Do congressional Republicans and President Trump want to undertake a multitrillion-dollar federal bailout of states and cities? If not, the Senate and House should squelch their competing proposals to reduce or eliminate Americans’ ability to deduct state and local taxes on their federal tax forms.
Curtailing tax breaks is generally a good idea. Subsidies for certain activities distort the economy. When the mortgage-interest deduction spurs a family to buy a more expensive home than they would have otherwise, it keeps that money from more productive parts of the economy.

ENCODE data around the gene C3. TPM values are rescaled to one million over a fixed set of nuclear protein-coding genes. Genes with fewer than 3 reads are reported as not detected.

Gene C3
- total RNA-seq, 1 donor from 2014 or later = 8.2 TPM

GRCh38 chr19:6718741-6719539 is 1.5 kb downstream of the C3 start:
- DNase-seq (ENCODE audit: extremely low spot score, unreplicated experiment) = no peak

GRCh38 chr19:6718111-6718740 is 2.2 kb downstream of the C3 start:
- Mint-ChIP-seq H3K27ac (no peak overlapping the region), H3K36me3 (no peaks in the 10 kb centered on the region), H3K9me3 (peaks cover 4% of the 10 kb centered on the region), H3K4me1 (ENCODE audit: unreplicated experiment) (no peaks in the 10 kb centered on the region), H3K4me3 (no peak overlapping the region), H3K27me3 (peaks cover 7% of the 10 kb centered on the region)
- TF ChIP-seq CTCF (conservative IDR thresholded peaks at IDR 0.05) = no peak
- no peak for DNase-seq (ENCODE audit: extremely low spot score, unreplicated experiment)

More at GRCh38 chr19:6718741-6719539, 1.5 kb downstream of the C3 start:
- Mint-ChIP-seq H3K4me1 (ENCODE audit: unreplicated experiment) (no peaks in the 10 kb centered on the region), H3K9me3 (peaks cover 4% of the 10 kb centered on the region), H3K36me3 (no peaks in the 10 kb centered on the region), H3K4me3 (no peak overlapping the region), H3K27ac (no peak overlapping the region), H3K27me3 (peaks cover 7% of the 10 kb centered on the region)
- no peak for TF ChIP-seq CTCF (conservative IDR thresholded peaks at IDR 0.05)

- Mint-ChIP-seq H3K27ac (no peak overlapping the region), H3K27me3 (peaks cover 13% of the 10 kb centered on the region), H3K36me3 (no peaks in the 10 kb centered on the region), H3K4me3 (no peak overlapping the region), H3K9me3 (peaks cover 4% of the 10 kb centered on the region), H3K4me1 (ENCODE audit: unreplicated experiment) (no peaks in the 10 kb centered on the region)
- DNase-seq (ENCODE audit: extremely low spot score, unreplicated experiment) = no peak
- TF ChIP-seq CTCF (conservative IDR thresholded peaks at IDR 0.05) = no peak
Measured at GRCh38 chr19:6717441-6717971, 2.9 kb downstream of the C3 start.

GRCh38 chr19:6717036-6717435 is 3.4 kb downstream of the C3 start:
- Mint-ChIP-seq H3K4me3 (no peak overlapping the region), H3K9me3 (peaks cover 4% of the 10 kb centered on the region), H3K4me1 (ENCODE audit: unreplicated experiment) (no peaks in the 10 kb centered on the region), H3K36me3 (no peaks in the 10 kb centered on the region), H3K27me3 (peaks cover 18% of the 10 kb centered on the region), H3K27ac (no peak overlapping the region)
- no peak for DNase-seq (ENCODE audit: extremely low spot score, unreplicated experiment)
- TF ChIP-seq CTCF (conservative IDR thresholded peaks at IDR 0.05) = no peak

But state and local tax deductions do not fall into this category. Since the nation’s founding, American citizens have safeguarded small-scale democracy. The Bill of Rights prescribes that “the powers not delegated to the United States by the Constitution, nor prohibited by it to the states, are reserved to the states.”
Ending state and local tax deductions may result in eventual tax increases, not tax cuts, at the federal level.